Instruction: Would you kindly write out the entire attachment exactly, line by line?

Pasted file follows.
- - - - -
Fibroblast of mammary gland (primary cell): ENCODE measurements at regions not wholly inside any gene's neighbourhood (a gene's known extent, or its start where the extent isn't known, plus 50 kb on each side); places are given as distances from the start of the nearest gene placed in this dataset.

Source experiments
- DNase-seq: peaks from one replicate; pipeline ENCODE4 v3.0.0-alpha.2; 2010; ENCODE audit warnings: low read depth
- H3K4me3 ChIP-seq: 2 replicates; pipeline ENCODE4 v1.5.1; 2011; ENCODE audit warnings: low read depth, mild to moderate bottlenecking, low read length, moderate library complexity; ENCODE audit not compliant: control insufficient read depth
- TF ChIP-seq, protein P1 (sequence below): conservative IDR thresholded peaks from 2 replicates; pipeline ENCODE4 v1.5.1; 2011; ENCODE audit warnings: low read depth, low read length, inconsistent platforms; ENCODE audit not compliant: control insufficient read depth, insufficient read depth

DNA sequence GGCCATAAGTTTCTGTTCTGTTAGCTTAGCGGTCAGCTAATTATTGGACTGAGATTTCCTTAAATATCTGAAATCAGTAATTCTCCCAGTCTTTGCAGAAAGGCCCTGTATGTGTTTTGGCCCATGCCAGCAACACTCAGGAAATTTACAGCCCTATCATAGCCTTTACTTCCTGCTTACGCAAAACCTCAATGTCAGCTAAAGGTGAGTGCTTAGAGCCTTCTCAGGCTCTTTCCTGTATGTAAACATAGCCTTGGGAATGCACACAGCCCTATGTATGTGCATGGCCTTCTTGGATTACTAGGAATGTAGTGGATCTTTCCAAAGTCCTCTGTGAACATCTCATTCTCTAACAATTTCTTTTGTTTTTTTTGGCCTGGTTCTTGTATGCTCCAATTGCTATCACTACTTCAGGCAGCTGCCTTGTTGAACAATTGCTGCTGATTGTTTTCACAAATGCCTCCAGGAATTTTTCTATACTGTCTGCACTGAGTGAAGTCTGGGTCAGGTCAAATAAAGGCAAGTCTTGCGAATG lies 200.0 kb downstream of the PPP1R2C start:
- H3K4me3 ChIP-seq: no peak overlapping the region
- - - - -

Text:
Fibroblast of mammary gland (primary cell): ENCODE measurements at regions not wholly inside any gene's neighbourhood (a gene's known extent, or its start where the extent isn't known, plus 50 kb on each side); places are given as distances from the start of the nearest gene placed in this dataset.

Source experiments
- DNase-seq: peaks from one replicate; pipeline ENCODE4 v3.0.0-alpha.2; 2010; ENCODE audit warnings: low read depth
- H3K4me3 ChIP-seq: 2 replicates; pipeline ENCODE4 v1.5.1; 2011; ENCODE audit warnings: low read depth, mild to moderate bottlenecking, low read length, moderate library complexity; ENCODE audit not compliant: control insufficient read depth
- TF ChIP-seq, protein P1 (sequence below): conservative IDR thresholded peaks from 2 replicates; pipeline ENCODE4 v1.5.1; 2011; ENCODE audit warnings: low read depth, low read length, inconsistent platforms; ENCODE audit not compliant: control insufficient read depth, insufficient read depth

DNA sequence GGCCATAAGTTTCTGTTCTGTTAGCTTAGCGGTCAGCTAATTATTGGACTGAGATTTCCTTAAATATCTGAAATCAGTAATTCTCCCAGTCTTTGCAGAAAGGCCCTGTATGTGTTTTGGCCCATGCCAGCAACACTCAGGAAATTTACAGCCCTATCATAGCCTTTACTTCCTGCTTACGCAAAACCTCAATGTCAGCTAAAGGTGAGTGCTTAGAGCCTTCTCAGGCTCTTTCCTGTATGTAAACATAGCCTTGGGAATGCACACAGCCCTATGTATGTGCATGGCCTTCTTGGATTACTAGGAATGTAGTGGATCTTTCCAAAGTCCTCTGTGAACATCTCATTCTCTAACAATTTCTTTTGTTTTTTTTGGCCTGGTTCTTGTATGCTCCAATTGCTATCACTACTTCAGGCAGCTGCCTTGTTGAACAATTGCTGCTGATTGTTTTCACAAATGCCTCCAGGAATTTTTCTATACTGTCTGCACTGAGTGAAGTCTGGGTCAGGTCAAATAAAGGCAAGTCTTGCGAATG lies 200.0 kb downstream of the PPP1R2C start:
- H3K4me3 ChIP-seq: no peak overlapping the region